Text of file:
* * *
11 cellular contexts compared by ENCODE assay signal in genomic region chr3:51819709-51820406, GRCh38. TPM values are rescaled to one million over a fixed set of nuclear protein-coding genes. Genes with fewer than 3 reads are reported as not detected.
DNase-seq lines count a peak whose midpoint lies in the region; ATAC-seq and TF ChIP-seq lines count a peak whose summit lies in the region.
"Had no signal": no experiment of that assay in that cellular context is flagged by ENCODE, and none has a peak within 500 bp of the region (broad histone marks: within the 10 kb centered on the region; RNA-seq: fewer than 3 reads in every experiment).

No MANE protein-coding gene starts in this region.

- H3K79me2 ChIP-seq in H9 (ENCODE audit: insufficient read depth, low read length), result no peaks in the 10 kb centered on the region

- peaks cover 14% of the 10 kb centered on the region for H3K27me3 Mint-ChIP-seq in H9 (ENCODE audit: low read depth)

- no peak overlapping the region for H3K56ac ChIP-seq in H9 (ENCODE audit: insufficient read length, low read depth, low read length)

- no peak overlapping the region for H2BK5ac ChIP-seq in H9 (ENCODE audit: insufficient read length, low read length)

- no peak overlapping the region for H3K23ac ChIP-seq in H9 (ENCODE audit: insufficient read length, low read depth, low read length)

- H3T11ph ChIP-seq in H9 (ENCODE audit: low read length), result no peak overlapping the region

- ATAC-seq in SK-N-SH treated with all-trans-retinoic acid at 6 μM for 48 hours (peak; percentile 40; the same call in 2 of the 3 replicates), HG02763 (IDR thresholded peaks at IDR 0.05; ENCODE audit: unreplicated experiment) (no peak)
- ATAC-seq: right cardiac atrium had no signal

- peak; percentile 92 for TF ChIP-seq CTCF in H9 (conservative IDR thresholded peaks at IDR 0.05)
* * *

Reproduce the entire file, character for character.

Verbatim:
11 cellular contexts compared by ENCODE assay signal in genomic region chr3:51819709-51820406, GRCh38. TPM values are rescaled to one million over a fixed set of nuclear protein-coding genes. Genes with fewer than 3 reads are reported as not detected.
DNase-seq lines count a peak whose midpoint lies in the region; ATAC-seq and TF ChIP-seq lines count a peak whose summit lies in the region.
"Had no signal": no experiment of that assay in that cellular context is flagged by ENCODE, and none has a peak within 500 bp of the region (broad histone marks: within the 10 kb centered on the region; RNA-seq: fewer than 3 reads in every experiment).

No MANE protein-coding gene starts in this region.

- H3K79me2 ChIP-seq in H9 (ENCODE audit: insufficient read depth, low read length), result no peaks in the 10 kb centered on the region

- peaks cover 14% of the 10 kb centered on the region for H3K27me3 Mint-ChIP-seq in H9 (ENCODE audit: low read depth)

- no peak overlapping the region for H3K56ac ChIP-seq in H9 (ENCODE audit: insufficient read length, low read depth, low read length)

- no peak overlapping the region for H2BK5ac ChIP-seq in H9 (ENCODE audit: insufficient read length, low read length)

- no peak overlapping the region for H3K23ac ChIP-seq in H9 (ENCODE audit: insufficient read length, low read depth, low read length)

- H3T11ph ChIP-seq in H9 (ENCODE audit: low read length), result no peak overlapping the region

- ATAC-seq in SK-N-SH treated with all-trans-retinoic acid at 6 μM for 48 hours (peak; percentile 40; the same call in 2 of the 3 replicates), HG02763 (IDR thresholded peaks at IDR 0.05; ENCODE audit: unreplicated experiment) (no peak)
- ATAC-seq: right cardiac atrium had no signal

- peak; percentile 92 for TF ChIP-seq CTCF in H9 (conservative IDR thresholded peaks at IDR 0.05)